I’m walking through Adelaide’s Rundle Street Mall with Danny Green and members of the Green Machine’s Team.
Judging by the reaction of passers-by you’d swear everyone in the so-called City of Churches is desperate to see his blood rival Anthony Mundine go down for the count when they fight later this week.
Mundine has infuriated the Australian public by announcing he’ll refuse to stand for what he calls the country’s “racist” national anthem before the bout. However, despite the outpouring of anger in the voices of the old women and young men urging him to punish his foe, Green insists ‘hatred’ won’t be a personal motivation in the pair’s long awaited rematch.
The former world champion lost to Mundine 11-years-ago in a fight where he struggled to make the super middleweight limit.
The dieting and other tactics he endured to make 76 kilos – including boiling himself in a bathtub full of steaming hot water to melt any fat he may have accumulated during the day despite being on starvation rations – took such a toll on Green’s frame he entered the ring with his body fat at a dangerously low three percent, and had a doctor in the crowd watching to ensure he didn’t go into “meltdown”.
The Western Australian was spent of all energy after the opening round, a frenzied three minutes in which he threw everything he had to try and knock Mundine out because that was his best chance of winning the fight.
While Green admitted he couldn’t have “bruised a grape” that night at the Sydney Football Stadium it was considered a victory of sorts that he finished what was billed by the media as the biggest fight in Australian boxing history on his feet.
While Mundine won the bout by a unanimous decision he has taunted Green in the lead up to Friday’s fight at iconic Adelaide Oval by describing him as ‘arrogant and aloof’; an ‘RSL fighter’ and ‘the Kayne West of boxing’.
Green is quick to admit he plans to destroy Mundine in what is expected to be the farewell to arms for both gladiators, but insisted he doesn’t need to draw upon hatred to achieve his aim.
“I don’t have to call upon anything,” Green tells me. “I know I’m a better fighter than Mundine and my resume reflects that."
“I’m proud to say fighters around the world know my name; they know who I am."
“Mundine doesn’t have that international credibility because I’ve won and lost to a lot of big name fighters. I’ve fought overseas, I won titles and lost titles ... I have that credibility."
“I don’t need to hate someone to beat them ... I don’t like losing a game of cards to my brother."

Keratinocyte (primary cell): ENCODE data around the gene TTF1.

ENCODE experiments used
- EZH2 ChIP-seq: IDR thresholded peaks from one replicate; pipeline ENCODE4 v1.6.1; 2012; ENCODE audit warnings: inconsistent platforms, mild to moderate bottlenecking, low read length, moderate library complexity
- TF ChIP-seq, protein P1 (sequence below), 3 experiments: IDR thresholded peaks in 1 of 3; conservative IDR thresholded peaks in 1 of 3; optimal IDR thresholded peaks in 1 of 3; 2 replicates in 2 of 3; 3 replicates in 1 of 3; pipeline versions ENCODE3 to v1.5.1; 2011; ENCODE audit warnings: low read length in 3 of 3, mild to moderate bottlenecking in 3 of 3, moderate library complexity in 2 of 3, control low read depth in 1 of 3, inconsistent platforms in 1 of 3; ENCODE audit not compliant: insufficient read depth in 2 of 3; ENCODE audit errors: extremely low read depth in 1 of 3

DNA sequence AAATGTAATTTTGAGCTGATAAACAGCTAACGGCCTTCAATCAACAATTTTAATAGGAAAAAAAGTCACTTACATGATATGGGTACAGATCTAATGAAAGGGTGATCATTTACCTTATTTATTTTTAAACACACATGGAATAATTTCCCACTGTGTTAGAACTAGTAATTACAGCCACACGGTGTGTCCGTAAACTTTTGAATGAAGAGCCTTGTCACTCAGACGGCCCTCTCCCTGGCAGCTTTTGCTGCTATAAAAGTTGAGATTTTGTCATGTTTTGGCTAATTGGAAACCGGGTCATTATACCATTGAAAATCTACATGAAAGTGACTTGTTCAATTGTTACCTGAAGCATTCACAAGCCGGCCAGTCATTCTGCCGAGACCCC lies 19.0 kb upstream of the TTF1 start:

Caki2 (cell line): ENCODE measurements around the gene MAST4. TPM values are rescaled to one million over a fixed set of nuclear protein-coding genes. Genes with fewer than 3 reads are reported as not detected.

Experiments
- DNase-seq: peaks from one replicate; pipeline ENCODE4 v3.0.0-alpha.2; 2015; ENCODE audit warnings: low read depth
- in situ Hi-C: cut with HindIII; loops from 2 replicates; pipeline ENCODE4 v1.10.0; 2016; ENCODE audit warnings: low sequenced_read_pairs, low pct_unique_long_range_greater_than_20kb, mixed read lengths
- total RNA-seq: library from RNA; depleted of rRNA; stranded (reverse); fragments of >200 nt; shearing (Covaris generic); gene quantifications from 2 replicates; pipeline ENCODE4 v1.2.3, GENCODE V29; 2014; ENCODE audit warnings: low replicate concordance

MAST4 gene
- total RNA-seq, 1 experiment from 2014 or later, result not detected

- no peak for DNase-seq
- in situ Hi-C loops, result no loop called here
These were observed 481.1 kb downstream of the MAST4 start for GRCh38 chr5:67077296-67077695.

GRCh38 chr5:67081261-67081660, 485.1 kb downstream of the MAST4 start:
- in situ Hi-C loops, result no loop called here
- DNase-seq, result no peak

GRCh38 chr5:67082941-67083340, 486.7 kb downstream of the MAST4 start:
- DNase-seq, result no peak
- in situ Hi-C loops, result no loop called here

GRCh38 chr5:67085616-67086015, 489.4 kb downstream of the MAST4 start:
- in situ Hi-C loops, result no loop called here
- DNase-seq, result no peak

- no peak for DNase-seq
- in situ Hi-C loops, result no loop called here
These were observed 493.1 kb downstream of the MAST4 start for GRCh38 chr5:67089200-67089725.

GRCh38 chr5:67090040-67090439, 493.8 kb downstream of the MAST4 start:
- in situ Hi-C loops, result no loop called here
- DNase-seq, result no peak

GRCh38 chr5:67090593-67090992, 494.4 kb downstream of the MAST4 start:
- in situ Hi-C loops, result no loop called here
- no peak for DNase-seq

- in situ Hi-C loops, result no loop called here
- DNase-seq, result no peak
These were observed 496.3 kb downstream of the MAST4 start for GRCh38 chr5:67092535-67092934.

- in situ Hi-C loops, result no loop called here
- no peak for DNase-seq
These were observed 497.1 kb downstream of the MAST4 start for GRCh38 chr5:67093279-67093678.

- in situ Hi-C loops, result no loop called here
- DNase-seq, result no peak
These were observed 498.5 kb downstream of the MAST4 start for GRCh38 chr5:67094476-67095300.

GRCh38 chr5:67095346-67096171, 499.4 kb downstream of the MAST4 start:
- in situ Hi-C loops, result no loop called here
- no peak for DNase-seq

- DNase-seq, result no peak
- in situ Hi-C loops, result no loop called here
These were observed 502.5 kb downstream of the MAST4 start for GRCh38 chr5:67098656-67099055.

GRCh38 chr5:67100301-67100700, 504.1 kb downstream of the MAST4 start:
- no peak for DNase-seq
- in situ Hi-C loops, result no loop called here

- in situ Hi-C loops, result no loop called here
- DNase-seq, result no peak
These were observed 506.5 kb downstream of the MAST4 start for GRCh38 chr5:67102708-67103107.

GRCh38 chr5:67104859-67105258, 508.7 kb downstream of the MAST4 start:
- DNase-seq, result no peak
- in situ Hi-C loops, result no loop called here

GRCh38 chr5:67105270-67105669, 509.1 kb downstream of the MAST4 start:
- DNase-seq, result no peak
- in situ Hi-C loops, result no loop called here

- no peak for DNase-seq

"Mundine and me, we don’t see eye-to-eye."
"He’s said some disgusting things over the years – things that were false – and he continues to fabricate false and ludicrous statements.”
Mundine’s latest announcement – that he’d refuse to stand when pop star Jessica Mauboy sings Australia’s national anthem before the fight because he considers Advance Australia Fair “racist” – created outrage, but Green has refused to allow the controversy to distract him.
“I’m just one of 24 million people in this country and it’s not my issue to worry about that, my issue is to focus on the fight,” Green said after a public work out in Adelaide’s Rundle Street Mall.
“I know I’ll be standing and I’ll be singing the national anthem."
“I’m not surprised, he’s said it before."
"Like I’ve said, I’m not invested in Anthony Mundine enough to care [about] what he says."
"If my mate said something that pissed me off then I’d care about it because I care about them and I’m emotionally attached to them."
"If I’m not emotionally attached to someone I don’t care what they say, it’s not my business unless it affects me. [Mundine] doesn’t really affect me."
“I’ve been raised to be open-minded and ‘Choc’ is an indigenous Australian, so there’s been a lot of talk about this."
"If he feels so passionate and strongly about [not standing for the anthem] then so be it, that’s his prerogative. That’s his opinion and he’s allowed to have an opinion."
"Like I said, I’ll be standing for the anthem and I’ll be singing the national anthem.”
In a week where Green has constantly been asked about his legacy as a fighter, he stressed his fight against Mundine won’t define a career which stems back to a wild old night in 1992, when he stepped into the ring for the first time dressed in board shorts and sandshoes.